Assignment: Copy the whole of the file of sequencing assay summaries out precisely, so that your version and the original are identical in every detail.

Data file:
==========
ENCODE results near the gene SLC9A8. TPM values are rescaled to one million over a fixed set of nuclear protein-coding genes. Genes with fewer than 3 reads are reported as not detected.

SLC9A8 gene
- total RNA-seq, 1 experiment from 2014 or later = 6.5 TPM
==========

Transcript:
ENCODE results near the gene SLC9A8. TPM values are rescaled to one million over a fixed set of nuclear protein-coding genes. Genes with fewer than 3 reads are reported as not detected.

SLC9A8 gene
- total RNA-seq, 1 experiment from 2014 or later = 6.5 TPM